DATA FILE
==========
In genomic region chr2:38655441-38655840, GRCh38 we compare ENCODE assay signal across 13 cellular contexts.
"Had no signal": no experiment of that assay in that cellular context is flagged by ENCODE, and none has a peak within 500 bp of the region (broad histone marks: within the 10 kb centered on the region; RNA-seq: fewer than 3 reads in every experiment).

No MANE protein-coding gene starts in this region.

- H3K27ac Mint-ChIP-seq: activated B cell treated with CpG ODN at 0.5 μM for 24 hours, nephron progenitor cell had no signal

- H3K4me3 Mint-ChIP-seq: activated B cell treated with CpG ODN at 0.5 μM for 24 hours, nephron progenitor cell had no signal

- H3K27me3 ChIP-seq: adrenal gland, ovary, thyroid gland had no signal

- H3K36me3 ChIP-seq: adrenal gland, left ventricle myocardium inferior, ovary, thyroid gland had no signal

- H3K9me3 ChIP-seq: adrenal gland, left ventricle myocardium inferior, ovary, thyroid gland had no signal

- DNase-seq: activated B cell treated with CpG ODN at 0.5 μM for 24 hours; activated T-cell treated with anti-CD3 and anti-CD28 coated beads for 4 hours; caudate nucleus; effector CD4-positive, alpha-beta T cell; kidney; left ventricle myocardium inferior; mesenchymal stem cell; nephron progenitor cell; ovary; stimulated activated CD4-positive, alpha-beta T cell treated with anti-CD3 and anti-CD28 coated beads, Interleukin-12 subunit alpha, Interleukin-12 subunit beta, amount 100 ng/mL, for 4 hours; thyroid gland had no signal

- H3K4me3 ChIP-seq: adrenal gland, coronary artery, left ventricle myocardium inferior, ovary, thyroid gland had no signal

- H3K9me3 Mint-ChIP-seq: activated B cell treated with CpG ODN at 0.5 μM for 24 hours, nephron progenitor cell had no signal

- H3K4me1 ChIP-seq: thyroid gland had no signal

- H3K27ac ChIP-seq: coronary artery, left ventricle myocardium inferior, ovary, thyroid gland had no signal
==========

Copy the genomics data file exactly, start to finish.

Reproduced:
In genomic region chr2:38655441-38655840, GRCh38 we compare ENCODE assay signal across 13 cellular contexts.
"Had no signal": no experiment of that assay in that cellular context is flagged by ENCODE, and none has a peak within 500 bp of the region (broad histone marks: within the 10 kb centered on the region; RNA-seq: fewer than 3 reads in every experiment).

No MANE protein-coding gene starts in this region.

- H3K27ac Mint-ChIP-seq: activated B cell treated with CpG ODN at 0.5 μM for 24 hours, nephron progenitor cell had no signal

- H3K4me3 Mint-ChIP-seq: activated B cell treated with CpG ODN at 0.5 μM for 24 hours, nephron progenitor cell had no signal

- H3K27me3 ChIP-seq: adrenal gland, ovary, thyroid gland had no signal

- H3K36me3 ChIP-seq: adrenal gland, left ventricle myocardium inferior, ovary, thyroid gland had no signal

- H3K9me3 ChIP-seq: adrenal gland, left ventricle myocardium inferior, ovary, thyroid gland had no signal

- DNase-seq: activated B cell treated with CpG ODN at 0.5 μM for 24 hours; activated T-cell treated with anti-CD3 and anti-CD28 coated beads for 4 hours; caudate nucleus; effector CD4-positive, alpha-beta T cell; kidney; left ventricle myocardium inferior; mesenchymal stem cell; nephron progenitor cell; ovary; stimulated activated CD4-positive, alpha-beta T cell treated with anti-CD3 and anti-CD28 coated beads, Interleukin-12 subunit alpha, Interleukin-12 subunit beta, amount 100 ng/mL, for 4 hours; thyroid gland had no signal

- H3K4me3 ChIP-seq: adrenal gland, coronary artery, left ventricle myocardium inferior, ovary, thyroid gland had no signal

- H3K9me3 Mint-ChIP-seq: activated B cell treated with CpG ODN at 0.5 μM for 24 hours, nephron progenitor cell had no signal

- H3K4me1 ChIP-seq: thyroid gland had no signal

- H3K27ac ChIP-seq: coronary artery, left ventricle myocardium inferior, ovary, thyroid gland had no signal